The applicant had agreed to build about half the ideal number of units required to maximise profits, adding: “The new buildings would plainly add to the sense of place and character and would ‘belong’ to the Chilterns… [they] would be very different from an urban character.”
Mt Stephens said there was a shortfall of 337 “extra care” units in South Oxfordshire with only 65 likely to be built in the near future so there was a “very limited” supply compared with ordinary care beds.
Sonning Common was an ideal location as it was one of the 12 “larger villages” identified for growth by the district council with good access to public transport and facilities and mostly level ground.
A proposed minibus service would improve access further and the development offered good on-site facilities anyway.
He added that the scheme would reduce pressure on NHS and adult social services budgets, create new jobs and bring in more council tax so there was a “very strong” case that outweighed the “localised” visual impact and there was no reason not to allow it.
Mr Stephens refused an application by the district council for part of the costs of producing evidence for the inquiry, saying the appellant had compromised on profitability to make the scheme more suitable.
The parish council says the neighbourhood plan working group was already considering the needs of elderly people and seeking to allocate a more suitable site for something smaller.
Its main goal was to provide housing for younger families trying to get on the property ladder.
Parish councillor Tom Fort said: “I’m bitterly disappointed, both personally because I was so involved and also for the neighbourhood plan and the village as a whole. This is a disastrous decision for Sonning Common — it’s disastrous for local democracy and for sensible planning. We put nine years’ work into this neighbourhood plan and it has amounted to absolutely nothing.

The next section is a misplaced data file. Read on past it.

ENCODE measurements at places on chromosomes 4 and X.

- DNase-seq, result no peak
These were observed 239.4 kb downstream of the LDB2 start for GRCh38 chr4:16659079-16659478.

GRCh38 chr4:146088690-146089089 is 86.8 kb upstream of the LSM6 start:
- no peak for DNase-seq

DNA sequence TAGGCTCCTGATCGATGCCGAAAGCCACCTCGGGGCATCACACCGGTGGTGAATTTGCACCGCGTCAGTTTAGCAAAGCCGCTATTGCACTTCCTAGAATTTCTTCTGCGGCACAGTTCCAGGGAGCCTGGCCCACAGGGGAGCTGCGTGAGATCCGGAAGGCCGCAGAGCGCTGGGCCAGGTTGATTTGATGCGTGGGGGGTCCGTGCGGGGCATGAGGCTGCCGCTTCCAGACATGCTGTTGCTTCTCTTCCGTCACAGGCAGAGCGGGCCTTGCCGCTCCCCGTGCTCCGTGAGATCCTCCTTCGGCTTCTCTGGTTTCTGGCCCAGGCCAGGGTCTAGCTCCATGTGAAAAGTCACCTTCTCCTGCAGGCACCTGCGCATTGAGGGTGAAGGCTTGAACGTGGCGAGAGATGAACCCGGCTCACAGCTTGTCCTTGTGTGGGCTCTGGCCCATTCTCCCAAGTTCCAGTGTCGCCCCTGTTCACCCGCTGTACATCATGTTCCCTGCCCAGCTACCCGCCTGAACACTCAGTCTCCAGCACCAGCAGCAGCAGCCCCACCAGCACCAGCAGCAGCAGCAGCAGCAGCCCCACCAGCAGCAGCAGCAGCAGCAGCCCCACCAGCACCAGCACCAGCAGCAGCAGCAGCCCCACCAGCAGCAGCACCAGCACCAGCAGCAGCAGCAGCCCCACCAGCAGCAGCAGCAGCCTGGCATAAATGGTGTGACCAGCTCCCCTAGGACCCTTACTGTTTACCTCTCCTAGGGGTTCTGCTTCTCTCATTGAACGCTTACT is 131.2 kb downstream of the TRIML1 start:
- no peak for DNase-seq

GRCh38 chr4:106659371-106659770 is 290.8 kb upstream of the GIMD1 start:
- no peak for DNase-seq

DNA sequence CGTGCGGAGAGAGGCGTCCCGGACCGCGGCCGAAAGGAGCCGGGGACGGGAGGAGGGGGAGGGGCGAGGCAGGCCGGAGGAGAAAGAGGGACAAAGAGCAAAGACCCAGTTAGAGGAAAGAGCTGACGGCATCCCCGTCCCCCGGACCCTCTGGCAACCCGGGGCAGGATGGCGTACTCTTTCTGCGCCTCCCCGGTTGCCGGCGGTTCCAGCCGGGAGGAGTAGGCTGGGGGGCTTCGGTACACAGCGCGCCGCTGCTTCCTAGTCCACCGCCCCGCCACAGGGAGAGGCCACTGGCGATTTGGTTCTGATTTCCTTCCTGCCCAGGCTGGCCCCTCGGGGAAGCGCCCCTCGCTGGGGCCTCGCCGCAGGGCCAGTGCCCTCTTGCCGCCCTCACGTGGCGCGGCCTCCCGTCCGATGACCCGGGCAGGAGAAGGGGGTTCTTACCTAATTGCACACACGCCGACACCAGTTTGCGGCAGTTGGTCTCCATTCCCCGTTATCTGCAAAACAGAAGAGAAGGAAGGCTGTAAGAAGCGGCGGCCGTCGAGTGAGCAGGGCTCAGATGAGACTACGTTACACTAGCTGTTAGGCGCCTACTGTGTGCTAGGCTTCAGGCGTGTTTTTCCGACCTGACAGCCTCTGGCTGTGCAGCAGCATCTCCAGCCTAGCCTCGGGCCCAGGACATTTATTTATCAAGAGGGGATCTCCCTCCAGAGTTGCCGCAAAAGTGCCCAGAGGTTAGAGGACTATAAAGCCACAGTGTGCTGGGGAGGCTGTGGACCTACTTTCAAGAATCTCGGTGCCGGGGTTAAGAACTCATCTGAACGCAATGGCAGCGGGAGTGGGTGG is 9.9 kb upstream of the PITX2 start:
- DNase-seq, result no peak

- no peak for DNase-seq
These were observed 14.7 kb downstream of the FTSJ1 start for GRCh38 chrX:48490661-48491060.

“The inspector sided with the developer on every count and decided that the AONB doesn’t matter, which raises questions about the safety of other areas of the AONB.
“His decision is ill-informed and I can’t believe this has been allowed to go ahead while trampling on the belief and incredibly hard work which the community has put in.
“One man has decided that developers should be able to do what they want, which is a phenomenal kick in the teeth.”
Councillor David Bartholomew, who represents the village on both Oxfordshire County Council and the district council, said: “Our residents, particularly those on the neighbourhood plan group, are going to be bitterly disappointed because so much work went into the original plan and it was understood it would be valid until at least the end of this year.
“There will be a sense of despair that the many hours’ work they put in has been brushed aside by an unelected official who has just bowled in from Bristol with no prior understanding of the situation.
“This is a huge shock to the village and will have a huge impact on both the community and the AONB it sits in.”
Councillor Leigh Rawlins, who also represents the village on the district council, said the decision was “devastating”and appeared to open the floodgates in favour of the “anything goes” approach of the Government.
“They seem hell-bent on concreting over our AONB countryside,” he added.
Cllr Rawlins said the inspector had denounced the local plan as being unfit for purpose in this case but the document was only recently examined and approved by another inspector.
He said: “In my view our planning system is increasingly a mess and this decision is yet further evidence of that. Residents and electors deserve better.”
Inspired Villages said Sonning Common would benefit from the development because more than 25 per cent of residents are aged over 65, one of the highest proportions in the district.
But Cllr Rawlins said: “These luxury retirement units will sell for an average of £600,000 each with £6,000 per annum service costs, so they will not be taken up by many local people.”
30 June 2021